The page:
INSS737 - Management of Information Systems - Fall 2000

IT Architecture

Lecture notes

Information Architecture is the organization's IT infrastructure, including policies and guidelines to manage the IT resources: computers, data, software and communications facilities. It is also a blueprint for the deployment and management of IT.

It is comprised of two major layers: (a) IT resources and (b) IT management, as shown in figure 1 . In this class meeting we are focusing on the IT resources layer, while in future classes we will discuss the IT management layer.

The IT resources are also layered as shown in figure 2. The applications layer is presently centered in desktop (mostly PC and workstation) end-user software packages, rather than in-house developed software.

The IT tools layer comprise information analysis, information packaging and delivery, communications, knowledge, and application development tools. Again, software packages tend to win over in-house developed tools. Information packaging and delivery moved from proprietary EIS (executive information systems) to intranets (Microsoft,CIO,CIR) communication packages moved from proprietary to Internet-based systems; application development tools moved from simple CASE to data-based oriented (e.g. Oracle) and/or integrated design (SAP) tools.

The connectivity and information management layers have also seen dramatic changes. The rise of networking is a phenomenon of the last decade, and the majority of the business users are still struggling to cope with it (for example, I have about twelve passwords that I am supposed to remember, if I know in what part of the network I am). Information management saw the conversion of flat-files to data bases, from hierarchical to relational and object-oriented data bases, with most IT professionals still learning object-orientation, today.

Read the textbook pages 208-217 for a well documented discussion of the changes in Information Architecture in the last 30 years.

Read also (pages 218-221) the discussion on measuring value creation in a networked environment:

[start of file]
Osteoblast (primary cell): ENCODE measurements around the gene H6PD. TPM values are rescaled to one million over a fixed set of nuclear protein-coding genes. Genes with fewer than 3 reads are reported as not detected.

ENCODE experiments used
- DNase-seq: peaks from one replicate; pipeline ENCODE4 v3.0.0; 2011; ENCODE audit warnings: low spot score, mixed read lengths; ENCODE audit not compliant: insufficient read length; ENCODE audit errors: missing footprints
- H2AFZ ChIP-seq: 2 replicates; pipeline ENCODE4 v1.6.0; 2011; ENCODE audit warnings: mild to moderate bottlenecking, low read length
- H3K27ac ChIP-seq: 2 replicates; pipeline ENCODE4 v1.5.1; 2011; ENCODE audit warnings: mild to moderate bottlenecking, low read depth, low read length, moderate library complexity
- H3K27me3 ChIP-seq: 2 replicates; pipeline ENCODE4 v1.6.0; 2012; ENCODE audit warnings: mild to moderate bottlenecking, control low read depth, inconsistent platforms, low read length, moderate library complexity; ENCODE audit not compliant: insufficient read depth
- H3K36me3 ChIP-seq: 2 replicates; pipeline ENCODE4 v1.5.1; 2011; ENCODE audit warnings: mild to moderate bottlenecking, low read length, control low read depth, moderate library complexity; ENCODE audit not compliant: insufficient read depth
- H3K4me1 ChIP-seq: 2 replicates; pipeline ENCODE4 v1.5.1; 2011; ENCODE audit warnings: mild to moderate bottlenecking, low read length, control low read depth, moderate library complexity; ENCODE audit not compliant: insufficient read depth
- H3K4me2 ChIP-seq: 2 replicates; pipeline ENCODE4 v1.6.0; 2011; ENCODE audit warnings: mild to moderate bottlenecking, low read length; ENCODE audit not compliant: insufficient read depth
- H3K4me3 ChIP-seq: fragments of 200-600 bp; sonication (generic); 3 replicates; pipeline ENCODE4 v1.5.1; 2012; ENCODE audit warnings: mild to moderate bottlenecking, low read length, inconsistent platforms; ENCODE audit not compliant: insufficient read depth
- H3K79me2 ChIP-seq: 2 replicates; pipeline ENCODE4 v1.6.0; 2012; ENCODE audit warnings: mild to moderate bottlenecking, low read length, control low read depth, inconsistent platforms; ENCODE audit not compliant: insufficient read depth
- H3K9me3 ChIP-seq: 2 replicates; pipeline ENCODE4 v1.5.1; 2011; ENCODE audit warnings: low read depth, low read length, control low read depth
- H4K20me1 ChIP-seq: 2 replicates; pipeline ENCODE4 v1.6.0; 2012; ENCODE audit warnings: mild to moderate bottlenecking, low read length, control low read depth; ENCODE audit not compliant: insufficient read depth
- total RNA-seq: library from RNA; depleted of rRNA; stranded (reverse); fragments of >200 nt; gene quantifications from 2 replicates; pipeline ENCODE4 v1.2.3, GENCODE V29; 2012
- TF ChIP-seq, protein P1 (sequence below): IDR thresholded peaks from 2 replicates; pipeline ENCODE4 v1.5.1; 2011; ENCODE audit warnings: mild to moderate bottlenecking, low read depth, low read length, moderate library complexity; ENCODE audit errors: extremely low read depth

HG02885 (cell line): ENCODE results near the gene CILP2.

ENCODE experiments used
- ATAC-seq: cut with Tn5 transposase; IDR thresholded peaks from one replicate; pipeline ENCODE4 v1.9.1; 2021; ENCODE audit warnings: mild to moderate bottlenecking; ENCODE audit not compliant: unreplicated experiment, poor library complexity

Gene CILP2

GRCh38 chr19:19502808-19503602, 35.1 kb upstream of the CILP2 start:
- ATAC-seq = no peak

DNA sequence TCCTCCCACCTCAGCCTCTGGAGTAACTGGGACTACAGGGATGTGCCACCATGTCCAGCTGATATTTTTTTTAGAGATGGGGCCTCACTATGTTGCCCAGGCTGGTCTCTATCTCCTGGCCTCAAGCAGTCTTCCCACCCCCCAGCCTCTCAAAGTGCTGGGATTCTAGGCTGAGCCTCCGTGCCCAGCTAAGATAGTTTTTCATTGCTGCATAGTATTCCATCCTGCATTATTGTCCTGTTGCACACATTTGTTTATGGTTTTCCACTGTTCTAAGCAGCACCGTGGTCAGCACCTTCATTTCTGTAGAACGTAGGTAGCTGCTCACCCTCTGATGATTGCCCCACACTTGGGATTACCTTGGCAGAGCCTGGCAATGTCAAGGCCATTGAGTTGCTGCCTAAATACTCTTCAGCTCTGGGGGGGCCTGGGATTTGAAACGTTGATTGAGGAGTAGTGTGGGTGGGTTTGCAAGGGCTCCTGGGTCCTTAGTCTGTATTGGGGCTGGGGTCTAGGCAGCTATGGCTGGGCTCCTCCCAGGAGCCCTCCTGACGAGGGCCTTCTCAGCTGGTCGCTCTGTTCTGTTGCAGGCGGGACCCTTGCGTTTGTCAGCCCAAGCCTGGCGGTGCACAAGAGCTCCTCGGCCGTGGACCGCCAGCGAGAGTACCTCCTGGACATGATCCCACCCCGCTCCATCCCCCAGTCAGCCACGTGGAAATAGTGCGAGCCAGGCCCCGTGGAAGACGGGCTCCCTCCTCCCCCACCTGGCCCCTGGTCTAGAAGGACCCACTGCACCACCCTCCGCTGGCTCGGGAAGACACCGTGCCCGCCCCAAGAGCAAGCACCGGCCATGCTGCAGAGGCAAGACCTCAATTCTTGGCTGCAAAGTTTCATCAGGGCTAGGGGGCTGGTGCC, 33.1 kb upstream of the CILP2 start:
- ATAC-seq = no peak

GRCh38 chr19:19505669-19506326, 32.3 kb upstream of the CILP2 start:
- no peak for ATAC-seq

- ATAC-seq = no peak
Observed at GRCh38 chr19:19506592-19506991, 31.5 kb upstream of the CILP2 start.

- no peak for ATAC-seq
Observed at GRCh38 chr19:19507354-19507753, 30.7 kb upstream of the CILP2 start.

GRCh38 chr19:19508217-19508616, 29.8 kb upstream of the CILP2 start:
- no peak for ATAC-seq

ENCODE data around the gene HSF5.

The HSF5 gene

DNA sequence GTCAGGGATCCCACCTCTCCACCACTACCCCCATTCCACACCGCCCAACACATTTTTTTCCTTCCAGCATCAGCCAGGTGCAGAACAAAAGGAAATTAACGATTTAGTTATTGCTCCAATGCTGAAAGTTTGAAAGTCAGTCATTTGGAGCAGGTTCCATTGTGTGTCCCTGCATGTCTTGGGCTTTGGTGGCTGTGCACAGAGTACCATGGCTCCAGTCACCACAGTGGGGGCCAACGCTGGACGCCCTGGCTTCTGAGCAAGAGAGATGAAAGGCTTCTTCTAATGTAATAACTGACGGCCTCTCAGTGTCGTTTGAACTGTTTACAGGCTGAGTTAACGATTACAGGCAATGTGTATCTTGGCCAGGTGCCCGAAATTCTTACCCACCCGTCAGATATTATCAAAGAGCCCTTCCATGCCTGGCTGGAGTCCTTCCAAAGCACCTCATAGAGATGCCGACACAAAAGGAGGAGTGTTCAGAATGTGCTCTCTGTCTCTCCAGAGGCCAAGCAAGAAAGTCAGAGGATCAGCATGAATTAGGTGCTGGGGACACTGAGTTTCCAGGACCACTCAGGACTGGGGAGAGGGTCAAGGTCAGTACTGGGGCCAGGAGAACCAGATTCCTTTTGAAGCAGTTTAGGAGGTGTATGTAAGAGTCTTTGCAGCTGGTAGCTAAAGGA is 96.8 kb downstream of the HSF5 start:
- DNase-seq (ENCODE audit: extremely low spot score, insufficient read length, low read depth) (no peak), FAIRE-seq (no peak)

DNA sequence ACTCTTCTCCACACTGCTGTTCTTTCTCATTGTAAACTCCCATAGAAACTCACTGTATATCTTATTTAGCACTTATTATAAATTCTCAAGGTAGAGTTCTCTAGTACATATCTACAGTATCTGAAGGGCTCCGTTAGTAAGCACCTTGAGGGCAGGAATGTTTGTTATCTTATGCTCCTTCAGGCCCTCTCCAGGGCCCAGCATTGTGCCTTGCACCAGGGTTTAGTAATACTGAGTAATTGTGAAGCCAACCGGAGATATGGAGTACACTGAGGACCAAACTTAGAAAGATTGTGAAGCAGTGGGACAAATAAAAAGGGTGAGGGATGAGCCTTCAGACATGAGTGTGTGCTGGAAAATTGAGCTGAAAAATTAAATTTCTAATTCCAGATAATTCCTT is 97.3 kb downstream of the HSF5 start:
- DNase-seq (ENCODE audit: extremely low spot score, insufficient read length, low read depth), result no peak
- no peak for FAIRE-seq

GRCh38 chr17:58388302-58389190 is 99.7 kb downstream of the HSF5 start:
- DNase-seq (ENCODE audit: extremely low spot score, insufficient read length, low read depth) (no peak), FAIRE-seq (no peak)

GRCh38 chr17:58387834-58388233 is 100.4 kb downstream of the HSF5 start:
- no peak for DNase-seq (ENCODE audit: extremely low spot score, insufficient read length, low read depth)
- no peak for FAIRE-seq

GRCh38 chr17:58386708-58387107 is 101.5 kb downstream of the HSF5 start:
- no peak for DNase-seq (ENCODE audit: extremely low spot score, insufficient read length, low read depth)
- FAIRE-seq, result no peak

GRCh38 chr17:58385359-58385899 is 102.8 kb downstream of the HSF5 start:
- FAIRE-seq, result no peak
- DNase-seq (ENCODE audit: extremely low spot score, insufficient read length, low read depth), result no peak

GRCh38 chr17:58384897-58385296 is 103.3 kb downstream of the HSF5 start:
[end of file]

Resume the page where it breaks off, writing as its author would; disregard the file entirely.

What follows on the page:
Finally, the issues for the 2000's are not trivial (see textbook pages 221-234). Merging the islands of automation in client-servers, or other types of future architecture are neither easy or cheap. Designing global networks are again costly and difficult to do, but of paramount importance for integration and electronic commerce. Internet security issues are a growing concern. Dealing with legacy systems is an endless task, for as soon we convert systems from a technology to another, newer technologies require another conversion cycle. Also, from time to time, legacy systems create crisis situations like the Year 2000 problem, or a vendor going out of business, or yet discontinuing a system (software or hardware).

Case instructions

We will use a simple framework to analyze each case: (a) what is the problem, (b) what are the alternatives, and (c) what are the recommendations; like we have done before. We have two cases this week: Frito Lay 1980-1986 (3-2) and Frito-Lay 1987-1992 (3-3). We will discuss the first on-line only, and both in class. You should write the report based on the second case, but aware of the first.

1. What is the problem?

Why is it a problem? Is there a decision involved? If it is a problem, what are the pros and cons that makes it a problem?

2. What are the alternatives?

What can be done? There is always the do nothing alternative. If everything went well (rosy scenario) what we would like to do? If everything went wrong (doomsday scenario) what should we do? What can we do in between the rosy and the doomsday scenarios? What are pros and cons of each alternative? Be sure to list not only alternatives, but pros and cons.

3. What is you recommendation?

What criteria should we use to select the most suitable alternative in the case? Why you are recommending one alternative versus the others? How this alternative satisfies your criteria? How to implement the alternative you selected?

This page is maintained by Al Bento who can be reached at This page was last updated on October 10, 2000. Although we will attempt to keep this information accurate, we can not guarantee the accuracy of the information provided.